The messy killing of too big to fail
US and UK regulators have laid out their plan for protecting taxpayers from the failure of systemically important institutions. But they have probably, and perhaps inevitably, punished consumers in the process.
Overnight the US Federal Deposit Insurance Corporation and the Bank of England released a paper outlining their agreed approach to dealing with the failure of banks deemed too big to be allowed to fail.
During the aftermath of Lehman’s collapse US and UK taxpayers were forced to pump billions of dollars into institutions deemed to be too big to fail – or "global systemically important institutions, or G-Sifis" as they are now called – because of the fear of the consequences if such large, global, complex and opaque organisations were allowed to fail.
Given that so many of the globally important institutions have large operations in both the US and UK – nearly half the G-Sifis – the co-operation plan will provide a template for wider co-operation among international banking regulators with G-Sifis within their jurisdictions.
While all systemically important banks, including the Australian banks, are being required to develop "living wills", or plans for managing their own failure, the approach to G-Sifis broadly has been to impose (at some future date) capital surcharges on them, on top of the extra capital (and liquidity) banks generally are going to be required to hold.
The US and UK plan provides their approach to creating structures and approaches that would allow their regulators to manage the failure of a G-Sifi.
Essentially it is to require there to be a "single point of entry" for the regulators, allowing them to intervene at the holding company level and wipe out shareholders and, to the extent necessary, creditors while being able to forcibly convert remaining debt into equity to recapitalise the institutions without recourse to taxpayers. They’d also fire the senior management.
The idea is to recapitalise the holding companies while allowing sound subsidiaries, whether domestic or foreign, to keep operating to limit contagion and loss of value while the holding company was being restructured and recapitalised. The G-Sifis would have to hold sufficient equity and debt within the top entity to absorb any losses.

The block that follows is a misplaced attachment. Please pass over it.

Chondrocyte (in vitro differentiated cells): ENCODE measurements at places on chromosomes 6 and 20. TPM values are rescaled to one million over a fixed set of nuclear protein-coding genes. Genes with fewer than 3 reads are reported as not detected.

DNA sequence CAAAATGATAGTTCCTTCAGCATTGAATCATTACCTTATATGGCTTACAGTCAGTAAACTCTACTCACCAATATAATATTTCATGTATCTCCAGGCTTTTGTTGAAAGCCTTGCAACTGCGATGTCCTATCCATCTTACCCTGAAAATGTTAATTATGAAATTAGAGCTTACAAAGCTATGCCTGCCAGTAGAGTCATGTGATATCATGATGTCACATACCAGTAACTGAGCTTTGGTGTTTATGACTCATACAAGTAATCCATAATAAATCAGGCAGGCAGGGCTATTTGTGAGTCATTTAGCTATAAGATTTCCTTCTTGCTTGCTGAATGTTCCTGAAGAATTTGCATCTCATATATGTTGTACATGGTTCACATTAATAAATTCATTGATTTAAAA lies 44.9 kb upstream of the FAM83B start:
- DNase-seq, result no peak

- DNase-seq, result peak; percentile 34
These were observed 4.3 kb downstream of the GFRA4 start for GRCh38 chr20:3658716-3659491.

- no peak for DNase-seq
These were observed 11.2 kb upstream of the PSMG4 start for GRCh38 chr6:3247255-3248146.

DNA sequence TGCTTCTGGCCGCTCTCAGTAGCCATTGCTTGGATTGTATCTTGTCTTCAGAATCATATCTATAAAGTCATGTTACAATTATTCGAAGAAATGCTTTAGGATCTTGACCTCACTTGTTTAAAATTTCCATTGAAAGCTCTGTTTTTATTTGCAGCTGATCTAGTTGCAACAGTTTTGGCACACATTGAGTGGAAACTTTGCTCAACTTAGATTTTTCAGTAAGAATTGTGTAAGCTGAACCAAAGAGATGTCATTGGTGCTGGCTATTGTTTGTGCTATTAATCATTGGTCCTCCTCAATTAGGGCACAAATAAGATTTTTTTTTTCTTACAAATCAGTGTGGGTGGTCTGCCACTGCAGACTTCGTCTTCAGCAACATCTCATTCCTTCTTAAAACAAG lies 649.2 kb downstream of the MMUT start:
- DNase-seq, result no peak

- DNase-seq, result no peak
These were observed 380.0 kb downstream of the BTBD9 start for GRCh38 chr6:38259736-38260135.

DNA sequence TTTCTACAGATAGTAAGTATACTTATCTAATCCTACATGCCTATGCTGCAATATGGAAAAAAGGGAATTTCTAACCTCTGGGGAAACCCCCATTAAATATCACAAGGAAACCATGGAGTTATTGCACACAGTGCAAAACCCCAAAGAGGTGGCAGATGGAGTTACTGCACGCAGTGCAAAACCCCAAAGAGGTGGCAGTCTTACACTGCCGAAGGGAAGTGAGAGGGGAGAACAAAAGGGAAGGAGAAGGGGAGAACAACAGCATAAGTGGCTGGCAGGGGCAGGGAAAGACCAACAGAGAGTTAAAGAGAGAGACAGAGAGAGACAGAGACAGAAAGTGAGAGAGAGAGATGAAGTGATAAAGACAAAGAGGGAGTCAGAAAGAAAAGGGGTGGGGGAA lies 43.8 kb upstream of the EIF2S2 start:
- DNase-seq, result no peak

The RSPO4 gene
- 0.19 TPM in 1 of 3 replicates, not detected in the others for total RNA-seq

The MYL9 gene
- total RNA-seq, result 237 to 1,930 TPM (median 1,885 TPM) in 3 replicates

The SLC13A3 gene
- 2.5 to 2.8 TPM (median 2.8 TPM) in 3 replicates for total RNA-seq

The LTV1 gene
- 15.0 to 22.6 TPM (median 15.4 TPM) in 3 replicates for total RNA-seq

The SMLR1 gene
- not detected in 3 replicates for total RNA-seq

The UK has already embarked on its own extra layer of insurance against the collapse of its institutions deemed too big to fail with the Vickers Commission advocating the structural separation of UK banks’ traditional domestic retail and commercial banking operations from their global wholesale and investment banking businesses. The ring-fenced domestic businesses would have to hold primary loss-absorbing capital, whether equity or debt that could be forcibly converted, of up to 20 per cent.
The BoE and FDIC plan might appear to deal with the resolution of a failed G-Sifi but in practice it would, like the Vickers Commission recommendations, probably help to avert failure by making equity providers and creditors in particular far more aware of their potential for loss and therefore far more conscious of the need to monitor and understand – and discipline – the risk-taking of their managers than if they believed, as occurred during the crisis, taxpayers would shield them.
The downside from the approaches being taken by the banking regulators is that the extra capital requirements and the higher probability of losses for creditors of G-Sifis in the event of any failure – and the fact that the regulators could simply seize control of the organisation and forcibly convert debt to equity – will be a higher cost of debt and equity for those institutions and therefore either higher costs for their customers and/or less lending.
It could even have the unintended consequence of creating incentives for riskier activities in order to generate higher returns to compensate equity holders for the increased risk and to cover the higher cost of debt.
The regulators, however, ultimately have had no choice but to respond, however tardily, to the glimpse into a financial nightmare provided by the crisis and try to create some approach to dealing with institutions deemed too big to fail and the cross-border contagion issues implicit in that status.
The other layer of protection, of course – as Canada and Australia demonstrated during the crisis – is better hands-on prudential regulation and a real understanding of the risks the institutions are actually exposing themselves and their taxpayers to.
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